Isaac Hayes: Stax, ‘Shaft,’ and Chef

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When Isaac Hayes was tapped to score the music for the 1971 film Shaft, he was at the height of his success as a solo artist, following years as a hit songwriter and producer at Stax. Hayes composed a collection of funky, moody arrangements for the Gordon Parks–directed action film, which told the story of a black detective in Harlem hired to recover the kidnapped daughter of a mob boss. The music from the Shaft soundtrack album and the film were actually not the same. For two months, in between tour dates, the musician recorded the iconic “Theme From Shaft,” “Do Your Thing,” and a wealth of instrumentals at MGM Studios in Culver City, CA.

Hayes then returned to Memphis, and the familiar confines of the Stax studios, to re-record much of the music from the film for the soundtrack album. It would be those later recordings that would be released in 1971 as Music From the Soundtrack. The music heard in the film wouldn’t see the light of day in any form until 2008, when it was released as part of a limited-edition box set. It took nearly 50 years, but finally, as of 2019, both the music from the film and the now-classic recordings from the soundtrack can be heard together for the very first time.

Both a commercial and critical success, Shaft—Music From the Soundtrack remains Isaac Hayes’ best-known and best-selling album. The groundbreaking title—which, upon its release, was already setting a record as the very first double album of original studio material from an R&B artist—became an instant success. Shaft spent 60 weeks on the Billboard 200 chart, peaking at #1, while “Theme From Shaft” went to #1 on the Hot 100 singles chart on Nov. 20, 1971.

Related: Where did “(Theme From) Shaft” rank among 1971’s biggest singles?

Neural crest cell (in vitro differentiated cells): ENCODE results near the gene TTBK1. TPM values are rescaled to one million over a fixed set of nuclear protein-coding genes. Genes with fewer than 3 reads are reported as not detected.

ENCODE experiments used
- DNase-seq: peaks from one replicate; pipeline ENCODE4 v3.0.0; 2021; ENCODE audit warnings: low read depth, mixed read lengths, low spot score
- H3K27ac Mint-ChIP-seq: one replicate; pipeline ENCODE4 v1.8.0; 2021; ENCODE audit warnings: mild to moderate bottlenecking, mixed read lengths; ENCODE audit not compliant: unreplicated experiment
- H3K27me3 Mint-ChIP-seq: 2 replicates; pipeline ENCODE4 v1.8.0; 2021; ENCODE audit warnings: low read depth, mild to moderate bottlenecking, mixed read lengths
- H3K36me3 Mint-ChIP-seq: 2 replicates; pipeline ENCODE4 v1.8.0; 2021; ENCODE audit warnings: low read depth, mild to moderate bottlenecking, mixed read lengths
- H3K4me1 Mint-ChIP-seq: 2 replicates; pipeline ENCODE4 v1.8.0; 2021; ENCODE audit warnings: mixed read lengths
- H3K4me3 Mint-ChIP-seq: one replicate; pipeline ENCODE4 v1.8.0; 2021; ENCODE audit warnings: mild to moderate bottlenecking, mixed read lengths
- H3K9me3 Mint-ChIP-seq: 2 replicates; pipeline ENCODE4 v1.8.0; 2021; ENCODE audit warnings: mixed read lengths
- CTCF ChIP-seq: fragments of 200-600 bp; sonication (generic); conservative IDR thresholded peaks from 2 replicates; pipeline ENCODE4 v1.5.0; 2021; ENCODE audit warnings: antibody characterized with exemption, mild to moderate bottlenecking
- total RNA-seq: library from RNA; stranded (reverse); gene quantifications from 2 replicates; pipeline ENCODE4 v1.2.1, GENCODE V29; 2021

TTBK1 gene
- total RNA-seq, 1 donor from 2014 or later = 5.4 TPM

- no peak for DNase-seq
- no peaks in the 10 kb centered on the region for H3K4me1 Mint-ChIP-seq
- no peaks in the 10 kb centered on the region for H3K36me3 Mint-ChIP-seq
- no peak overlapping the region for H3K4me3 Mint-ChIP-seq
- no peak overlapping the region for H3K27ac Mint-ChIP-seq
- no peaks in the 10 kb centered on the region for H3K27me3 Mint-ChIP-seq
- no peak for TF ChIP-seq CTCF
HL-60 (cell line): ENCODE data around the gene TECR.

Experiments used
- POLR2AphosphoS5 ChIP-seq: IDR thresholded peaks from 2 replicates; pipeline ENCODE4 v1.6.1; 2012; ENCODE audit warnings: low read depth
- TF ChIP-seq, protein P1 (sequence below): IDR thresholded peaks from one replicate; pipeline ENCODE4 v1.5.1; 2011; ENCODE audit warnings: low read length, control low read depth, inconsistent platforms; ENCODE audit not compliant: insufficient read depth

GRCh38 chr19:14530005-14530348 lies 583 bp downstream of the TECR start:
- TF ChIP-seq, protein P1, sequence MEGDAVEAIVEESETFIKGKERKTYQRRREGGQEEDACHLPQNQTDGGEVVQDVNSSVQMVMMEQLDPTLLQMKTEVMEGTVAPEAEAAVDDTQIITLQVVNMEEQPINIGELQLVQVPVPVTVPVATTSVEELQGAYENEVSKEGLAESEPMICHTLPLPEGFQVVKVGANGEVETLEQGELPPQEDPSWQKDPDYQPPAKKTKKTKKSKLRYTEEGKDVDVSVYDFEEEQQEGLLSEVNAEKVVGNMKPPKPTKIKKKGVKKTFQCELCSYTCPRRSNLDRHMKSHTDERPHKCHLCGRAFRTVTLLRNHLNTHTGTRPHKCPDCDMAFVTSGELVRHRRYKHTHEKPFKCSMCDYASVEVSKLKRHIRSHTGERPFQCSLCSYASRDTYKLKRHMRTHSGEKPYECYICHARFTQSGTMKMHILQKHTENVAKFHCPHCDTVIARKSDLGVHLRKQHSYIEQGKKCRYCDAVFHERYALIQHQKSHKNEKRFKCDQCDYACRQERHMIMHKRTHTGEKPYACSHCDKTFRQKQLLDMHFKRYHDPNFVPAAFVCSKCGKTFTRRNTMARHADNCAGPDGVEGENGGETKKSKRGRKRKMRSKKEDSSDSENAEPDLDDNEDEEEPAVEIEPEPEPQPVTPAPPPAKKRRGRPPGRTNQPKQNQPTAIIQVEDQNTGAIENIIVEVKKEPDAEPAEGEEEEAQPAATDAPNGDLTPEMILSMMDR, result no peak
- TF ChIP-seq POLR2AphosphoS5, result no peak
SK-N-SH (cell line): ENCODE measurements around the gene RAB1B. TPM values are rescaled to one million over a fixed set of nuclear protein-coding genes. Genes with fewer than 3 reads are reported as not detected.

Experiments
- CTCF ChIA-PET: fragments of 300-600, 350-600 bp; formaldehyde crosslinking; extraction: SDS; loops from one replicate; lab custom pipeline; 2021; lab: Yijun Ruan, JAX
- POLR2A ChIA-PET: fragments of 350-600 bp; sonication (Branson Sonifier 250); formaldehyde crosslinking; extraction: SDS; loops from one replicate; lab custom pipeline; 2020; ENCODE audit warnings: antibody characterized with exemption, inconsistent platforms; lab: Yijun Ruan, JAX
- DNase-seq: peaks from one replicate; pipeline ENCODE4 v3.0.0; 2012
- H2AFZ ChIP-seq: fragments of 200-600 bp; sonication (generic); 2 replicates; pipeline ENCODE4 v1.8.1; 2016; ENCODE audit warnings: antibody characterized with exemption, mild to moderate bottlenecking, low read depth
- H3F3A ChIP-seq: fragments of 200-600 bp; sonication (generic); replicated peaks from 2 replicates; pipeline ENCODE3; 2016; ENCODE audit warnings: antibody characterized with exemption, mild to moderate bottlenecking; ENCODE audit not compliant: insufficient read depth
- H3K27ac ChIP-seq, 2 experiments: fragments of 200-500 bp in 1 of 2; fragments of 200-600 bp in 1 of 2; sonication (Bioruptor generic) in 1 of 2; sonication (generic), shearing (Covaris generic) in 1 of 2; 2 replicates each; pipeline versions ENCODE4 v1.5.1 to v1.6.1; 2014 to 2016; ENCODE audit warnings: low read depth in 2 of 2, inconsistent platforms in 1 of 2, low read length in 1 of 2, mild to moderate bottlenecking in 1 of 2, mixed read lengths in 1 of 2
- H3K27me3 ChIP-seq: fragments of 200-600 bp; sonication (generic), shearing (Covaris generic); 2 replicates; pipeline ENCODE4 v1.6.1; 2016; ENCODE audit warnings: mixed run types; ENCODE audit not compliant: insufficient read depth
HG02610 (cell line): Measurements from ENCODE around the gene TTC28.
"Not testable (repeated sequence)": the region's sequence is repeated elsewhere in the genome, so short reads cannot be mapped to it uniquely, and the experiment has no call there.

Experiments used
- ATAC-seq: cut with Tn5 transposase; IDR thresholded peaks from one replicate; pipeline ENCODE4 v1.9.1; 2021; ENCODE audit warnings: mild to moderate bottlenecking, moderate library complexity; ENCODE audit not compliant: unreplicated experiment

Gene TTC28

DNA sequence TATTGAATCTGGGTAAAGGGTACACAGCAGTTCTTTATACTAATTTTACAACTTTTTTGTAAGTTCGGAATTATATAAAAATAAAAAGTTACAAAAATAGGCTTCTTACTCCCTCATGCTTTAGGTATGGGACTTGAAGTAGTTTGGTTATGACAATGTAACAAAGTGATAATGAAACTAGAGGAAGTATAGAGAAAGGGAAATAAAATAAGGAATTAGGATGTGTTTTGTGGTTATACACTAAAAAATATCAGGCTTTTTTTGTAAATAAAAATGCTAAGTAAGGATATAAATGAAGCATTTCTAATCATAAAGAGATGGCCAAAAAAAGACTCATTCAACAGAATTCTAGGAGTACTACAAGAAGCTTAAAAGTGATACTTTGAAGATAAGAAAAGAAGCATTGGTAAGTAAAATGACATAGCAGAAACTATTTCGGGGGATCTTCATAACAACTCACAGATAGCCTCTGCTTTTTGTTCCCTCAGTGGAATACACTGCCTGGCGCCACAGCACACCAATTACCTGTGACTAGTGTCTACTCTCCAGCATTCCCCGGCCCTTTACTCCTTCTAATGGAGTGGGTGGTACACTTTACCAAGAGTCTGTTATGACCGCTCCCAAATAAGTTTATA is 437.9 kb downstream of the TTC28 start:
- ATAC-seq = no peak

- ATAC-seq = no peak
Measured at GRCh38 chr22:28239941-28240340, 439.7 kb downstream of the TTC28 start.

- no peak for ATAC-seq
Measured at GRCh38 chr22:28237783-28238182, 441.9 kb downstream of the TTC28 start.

Hayes won three GRAMMY® Awards for the album and its songs in 1972, and an Academy Award® for “Best Original Song” for “Theme From Shaft,” becoming the first African American to win an Oscar® in a non-acting category. In 2014, Shaft—Music From the Soundtrack was inducted into the National Recording Registry by the Library of Congress for being “culturally, historically, or aesthetically significant.”

The singer, songwriter, producer, and actor revolutionized soul music, leading it out of the era of the three-minute single and into cosmically new territory. Born outside of Memphis on August 20, 1942, Hayes began his career in the mid-’60s as a session keyboardist at Stax, where he worked with some of R&B’s biggest names at the time—from Otis Redding and Booker T. & the M.G.’s to the Bar-Kays and Rufus Thomas. Hayes would soon move into producing, as well as songwriting, where he would pen some 200 songs with David Porter, including hits for Johnnie Taylor, Carla Thomas, and, perhaps most famously, Sam & Dave. With songs like “Soul Man” and “Hold On! I’m Comin’,” Hayes and Porter would help shape the “Memphis Sound” that made Stax a soul powerhouse.

Hayes’ career as a solo artist took off in 1969 with his landmark sophomore album, Hot Buttered Soul. The LP was unlike anything that fans of the genre had heard before; with the singer’s husky, baritone rapping and intimate crooning set against a massive backdrop of strings and horns from the Memphis Symphony and a solid backbeat by the Bar-Kays. Tracks included a nearly 19-minute performance of Jimmy Webb’s “By The Time I Get To Phoenix” and a 12-minute rendition of the Burt Bacharach / Hal David classic “Walk On By.”

Throughout the ’70s and ’80s, Hayes would continue to be endlessly prolific in the studio, while also acting regularly in film and TV roles including, prominently, as Chef on South Park.

In 2002, he was inducted into the Rock and Roll Hall of Fame, and in 2005, he was inducted into the Songwriter’s Hall of Fame. Hayes died on August 10, 2008.

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  1. carlpeart
    #1 carlpeart 16 May, 2019, 12:10

    Excited for the new deluxe version dbl cd–but this new movie appears to be a comedy-which is ok–but that’s never what Shaft was about.

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